As a pastor to a small congregation that went from full-time to half time when we began the arduous work of integration, this book gives me hope, and it gives me pause. It is meant as a call to renewal by learning from methodistas, but my own experience is proof of how deeply homogeneity lives in some of us. While the active members of the church I serve have committed themselves to the miracle of being “a church for everyone,“ we have also been more than decimated by the pain of people leaving because our focus on equity with Spanish-speaking church members was “too political.“

Readers of Colón-Emeric’s book will find great encouragement to learn from their Latinx Methodist sisters and brothers, and they should also be encouraged to seek this renewal as part of a larger effort. If they are a homogenous, English-speaking congregation, this lesson of renewal should be a part of the summons to anti-racist work, realizing the way that our salvation always comes through the actions of Jesus Christ at the margins. If readers of this book seek to implement its wisdom by becoming a multicultural, multilingual church, that work should likewise be done within a much longer process seeking to empower the voices of those coming from the margins.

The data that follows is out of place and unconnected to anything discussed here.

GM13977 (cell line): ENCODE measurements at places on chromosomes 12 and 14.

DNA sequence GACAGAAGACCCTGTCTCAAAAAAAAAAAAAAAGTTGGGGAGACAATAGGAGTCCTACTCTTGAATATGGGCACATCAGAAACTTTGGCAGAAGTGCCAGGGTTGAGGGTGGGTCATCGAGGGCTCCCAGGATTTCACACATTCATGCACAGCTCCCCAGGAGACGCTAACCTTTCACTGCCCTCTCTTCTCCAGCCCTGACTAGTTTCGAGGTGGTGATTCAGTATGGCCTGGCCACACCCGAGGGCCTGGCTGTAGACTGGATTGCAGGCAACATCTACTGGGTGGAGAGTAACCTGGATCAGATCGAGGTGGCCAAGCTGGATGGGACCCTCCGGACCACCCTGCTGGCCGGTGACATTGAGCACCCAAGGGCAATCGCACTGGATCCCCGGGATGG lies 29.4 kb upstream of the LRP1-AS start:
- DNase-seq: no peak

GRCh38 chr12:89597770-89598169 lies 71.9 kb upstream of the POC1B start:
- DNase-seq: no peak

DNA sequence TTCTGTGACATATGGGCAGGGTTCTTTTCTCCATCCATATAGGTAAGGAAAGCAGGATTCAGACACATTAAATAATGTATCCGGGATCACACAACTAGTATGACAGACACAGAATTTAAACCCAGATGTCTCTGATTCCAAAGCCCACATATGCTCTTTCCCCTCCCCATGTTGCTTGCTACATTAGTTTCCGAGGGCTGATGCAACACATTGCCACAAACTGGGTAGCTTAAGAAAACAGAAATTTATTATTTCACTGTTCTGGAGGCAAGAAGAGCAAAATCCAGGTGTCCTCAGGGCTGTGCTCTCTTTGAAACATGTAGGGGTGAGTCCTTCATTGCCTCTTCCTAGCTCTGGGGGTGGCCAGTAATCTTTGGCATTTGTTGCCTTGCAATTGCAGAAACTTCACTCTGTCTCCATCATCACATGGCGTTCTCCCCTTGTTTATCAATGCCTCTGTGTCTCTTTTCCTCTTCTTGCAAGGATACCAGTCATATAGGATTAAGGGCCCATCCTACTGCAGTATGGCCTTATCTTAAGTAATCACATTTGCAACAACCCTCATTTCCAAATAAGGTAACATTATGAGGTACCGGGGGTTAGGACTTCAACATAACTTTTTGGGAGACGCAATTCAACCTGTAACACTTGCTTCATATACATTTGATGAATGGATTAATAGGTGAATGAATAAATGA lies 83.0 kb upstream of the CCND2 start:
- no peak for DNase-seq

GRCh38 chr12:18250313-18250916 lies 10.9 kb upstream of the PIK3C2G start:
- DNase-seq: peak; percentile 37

I believe that anybody looking at the church’s place in the United States—whether Methodist or otherwise—could readily name our need for renewal like a desert wanderer needs water. Those tired of reading books that lament the problems will find hope in this summons to such a renewal, along with clear visions of where such renewing resources can be found and enacted. Whether or not the leadership and systems of the United States Methodist churches are able to implement renewal from the methodista witness, we can at least take encouragement from the dream and vision of the possibility of such renewal. In doing so, may we live life in the subjunctive, in the voice of possibility: “Ojalá,“ “If God wills it.“